Saal, a biochemist by training who has worked in software and hardware development in Silicon Valley for 25 years, enlisted San Francisco-based design firm Ammunition (Square cash register, Beats by Dre headphones) to create a cool-looking cylindrical appliance – part white, part clear – with a single silver knob and a small interactive screen to make it completely user friendly.
“The biggest news is that we started taking pre-orders and so now people can actually order a system and be in the queue to be one of the first to be able to make chocolate at home,” said Saal, speaking from his home in San Francisco.
CocoTerra also is also attracting significant interest within the confectionery industy, as the product taps into the same trends of consumers wanting more experiences, more control over the specifics of what's in their chocolate, where it comes from while demanding more ‘dietary precision’ options.
The company says it is part of a virtuous cycle and is not in competition with other companies, and will be marketed as an additive where people buy more chocolate or ingredients to try something cool that they can create at home.
The coronavirus pandemic was, of course, unforeseen and I asked Saal whether he wished he could have launched earlier to tap into the huge surge in home-baking as people were forced to stay at home?
“I go back and forth on whether this was a huge opportunity, or we dodged a bullet. In some sense, the purchase of bread makers, ice cream makers and other appliances really, skyrocketed, as people were at home, not only just wanting to cook and make but also thinking more about health and wellness and now they have time to really think about where their food is coming from, what they're putting in their body and healthyeating ... healthy [as in] good-for-you-foods and good-for-you-chocolate.
“But at the same time, there are huge issues around trying to launch and deal with supply chain and manufacturing and team collaboration in a pandemic. So part of me felt like, oh man, like you know, that this could have killed us and part of me says, this could have been an incredible opportunity but the opportunity is still there.”
As mentioned, in addition to the actual machine, CocoTerra has built a companion app, where users can find recipes and instructions. Importantly, the app will also act as the main monitoring interface for the device.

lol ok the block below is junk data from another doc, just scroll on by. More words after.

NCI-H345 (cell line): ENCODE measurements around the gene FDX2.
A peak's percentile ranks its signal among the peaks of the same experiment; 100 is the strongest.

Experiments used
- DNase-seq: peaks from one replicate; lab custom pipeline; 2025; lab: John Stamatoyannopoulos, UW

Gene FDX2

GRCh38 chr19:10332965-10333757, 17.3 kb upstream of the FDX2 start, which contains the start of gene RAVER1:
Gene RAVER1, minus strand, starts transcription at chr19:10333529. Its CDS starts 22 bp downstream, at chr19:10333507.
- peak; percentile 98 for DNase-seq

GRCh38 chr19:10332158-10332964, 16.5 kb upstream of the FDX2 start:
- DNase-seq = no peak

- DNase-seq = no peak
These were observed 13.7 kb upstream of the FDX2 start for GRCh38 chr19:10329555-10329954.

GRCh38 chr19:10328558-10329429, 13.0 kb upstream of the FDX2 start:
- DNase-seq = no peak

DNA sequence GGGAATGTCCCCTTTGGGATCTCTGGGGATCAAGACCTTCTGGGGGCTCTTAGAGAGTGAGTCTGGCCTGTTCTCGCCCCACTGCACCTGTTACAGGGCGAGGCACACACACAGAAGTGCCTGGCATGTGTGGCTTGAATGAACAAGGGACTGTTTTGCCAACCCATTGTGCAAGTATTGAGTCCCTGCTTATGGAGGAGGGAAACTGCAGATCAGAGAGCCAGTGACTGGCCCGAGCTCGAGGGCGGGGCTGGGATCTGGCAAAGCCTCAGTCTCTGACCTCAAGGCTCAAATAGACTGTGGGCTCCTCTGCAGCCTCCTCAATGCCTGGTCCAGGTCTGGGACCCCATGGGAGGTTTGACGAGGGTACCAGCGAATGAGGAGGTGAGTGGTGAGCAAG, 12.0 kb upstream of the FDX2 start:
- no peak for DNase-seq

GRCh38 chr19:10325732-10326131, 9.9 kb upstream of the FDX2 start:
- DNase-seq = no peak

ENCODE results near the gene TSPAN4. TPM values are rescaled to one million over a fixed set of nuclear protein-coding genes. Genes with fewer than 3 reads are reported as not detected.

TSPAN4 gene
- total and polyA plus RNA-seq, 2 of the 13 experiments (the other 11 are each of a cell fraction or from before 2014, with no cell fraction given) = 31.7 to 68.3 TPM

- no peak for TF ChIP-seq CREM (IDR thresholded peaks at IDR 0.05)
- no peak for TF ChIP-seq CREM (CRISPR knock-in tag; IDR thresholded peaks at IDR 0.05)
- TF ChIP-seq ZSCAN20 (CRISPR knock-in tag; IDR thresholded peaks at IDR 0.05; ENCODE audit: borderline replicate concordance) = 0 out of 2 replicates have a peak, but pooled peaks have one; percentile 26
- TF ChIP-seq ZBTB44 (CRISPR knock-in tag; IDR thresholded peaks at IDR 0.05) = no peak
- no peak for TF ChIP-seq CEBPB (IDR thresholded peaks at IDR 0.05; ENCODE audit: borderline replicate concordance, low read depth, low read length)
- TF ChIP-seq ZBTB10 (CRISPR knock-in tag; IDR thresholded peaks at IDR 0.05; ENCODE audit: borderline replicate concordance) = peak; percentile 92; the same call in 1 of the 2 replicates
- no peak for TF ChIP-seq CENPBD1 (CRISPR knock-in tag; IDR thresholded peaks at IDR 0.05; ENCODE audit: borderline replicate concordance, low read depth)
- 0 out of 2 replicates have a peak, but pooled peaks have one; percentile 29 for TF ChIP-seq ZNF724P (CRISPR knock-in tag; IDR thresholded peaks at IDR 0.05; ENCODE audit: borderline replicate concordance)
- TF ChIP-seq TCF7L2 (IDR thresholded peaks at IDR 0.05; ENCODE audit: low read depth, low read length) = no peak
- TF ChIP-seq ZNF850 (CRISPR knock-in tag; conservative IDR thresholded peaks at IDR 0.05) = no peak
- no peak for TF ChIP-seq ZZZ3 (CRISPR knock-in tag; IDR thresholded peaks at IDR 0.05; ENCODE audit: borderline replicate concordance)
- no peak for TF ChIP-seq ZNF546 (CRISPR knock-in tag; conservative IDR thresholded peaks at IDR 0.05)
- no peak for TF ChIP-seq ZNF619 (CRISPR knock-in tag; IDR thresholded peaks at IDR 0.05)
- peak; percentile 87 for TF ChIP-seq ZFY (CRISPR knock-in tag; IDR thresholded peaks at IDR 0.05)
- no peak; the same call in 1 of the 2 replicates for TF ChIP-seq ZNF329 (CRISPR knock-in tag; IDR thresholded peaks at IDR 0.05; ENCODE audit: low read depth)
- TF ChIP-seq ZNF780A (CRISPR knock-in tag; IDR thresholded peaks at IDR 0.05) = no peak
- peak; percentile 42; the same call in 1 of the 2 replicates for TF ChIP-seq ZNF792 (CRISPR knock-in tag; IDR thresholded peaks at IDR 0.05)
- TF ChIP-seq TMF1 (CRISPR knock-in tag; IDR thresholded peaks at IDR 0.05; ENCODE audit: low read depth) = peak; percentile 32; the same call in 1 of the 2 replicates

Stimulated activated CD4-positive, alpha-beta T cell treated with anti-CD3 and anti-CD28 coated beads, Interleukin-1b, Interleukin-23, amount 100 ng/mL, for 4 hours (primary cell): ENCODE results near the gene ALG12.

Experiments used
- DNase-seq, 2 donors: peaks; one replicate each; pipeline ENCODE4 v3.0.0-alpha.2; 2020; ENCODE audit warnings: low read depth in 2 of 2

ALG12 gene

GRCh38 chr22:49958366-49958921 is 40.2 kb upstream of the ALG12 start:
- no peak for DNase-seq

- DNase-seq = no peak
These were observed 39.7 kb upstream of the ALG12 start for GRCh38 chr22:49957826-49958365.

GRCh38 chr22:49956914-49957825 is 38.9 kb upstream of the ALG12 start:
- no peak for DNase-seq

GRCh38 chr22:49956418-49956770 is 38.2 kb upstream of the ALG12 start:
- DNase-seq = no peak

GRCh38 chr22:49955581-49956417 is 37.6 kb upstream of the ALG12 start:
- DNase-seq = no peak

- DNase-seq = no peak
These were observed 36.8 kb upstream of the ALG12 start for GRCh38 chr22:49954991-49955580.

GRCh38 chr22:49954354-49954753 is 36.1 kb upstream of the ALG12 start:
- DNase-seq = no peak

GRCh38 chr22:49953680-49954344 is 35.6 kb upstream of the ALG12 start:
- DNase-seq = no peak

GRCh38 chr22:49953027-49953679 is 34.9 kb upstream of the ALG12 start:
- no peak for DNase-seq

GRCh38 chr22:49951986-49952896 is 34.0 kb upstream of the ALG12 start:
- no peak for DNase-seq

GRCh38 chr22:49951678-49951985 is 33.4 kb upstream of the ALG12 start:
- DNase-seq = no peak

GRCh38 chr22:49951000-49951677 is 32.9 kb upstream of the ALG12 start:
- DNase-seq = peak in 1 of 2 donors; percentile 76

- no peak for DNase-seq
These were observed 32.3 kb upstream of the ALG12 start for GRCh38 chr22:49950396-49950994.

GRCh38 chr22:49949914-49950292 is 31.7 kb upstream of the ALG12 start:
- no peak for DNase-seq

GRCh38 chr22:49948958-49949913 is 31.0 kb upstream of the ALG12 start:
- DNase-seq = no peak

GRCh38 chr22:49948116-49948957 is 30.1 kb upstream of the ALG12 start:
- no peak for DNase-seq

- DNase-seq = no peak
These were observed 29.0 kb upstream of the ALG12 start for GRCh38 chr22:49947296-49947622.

There isn't a proprietary ingredient system that we force you to purchase from us. So that means that if you go travelling and you end up in the Dominican Republic and or Mexico or somewhere else, you can buy a bag of beans and you can go through the process of roasting them and deshelling them -- Nate Saal, founder CocoTerra
Unlike other home appliances, like Nespresso for example, Saal says CocoTerra is not locking consumers into a specific brand tied to the machine – and customers can customise the chocolate to meet their own dieatary needs, including vegan or plant-based.
“There isn't a proprietary ingredient system that we force you to purchase from us. So that means that if you go travelling and you end up in the Dominican Republic and or Mexico or somewhere else, you can buy a bag of beans and you can go through the process of roasting them and deshelling them … we've modelled this after the coffee experience, where most people are buying roasted coffee beans and putting them into a machine - and the same with us.
“We're starting with roasted cocoa nibs, which are broken up pieces of roasted bean. Typically, if you're finding cacao somewhere in the form of whole beans … there’s actually a little bit of work to get it to pour into our system, and then you have the fun of developing a recipe and really figuring out what is it you want? How do I work with these beans? And so that's the novelty of the system.”
- CocoTerra is offering an early bird special pricing of $799 and the first machines will ship early 2022. See cocoterra.com for more information.
- Listen to our podcast for the full interview with CocoTerra founder Nate Saal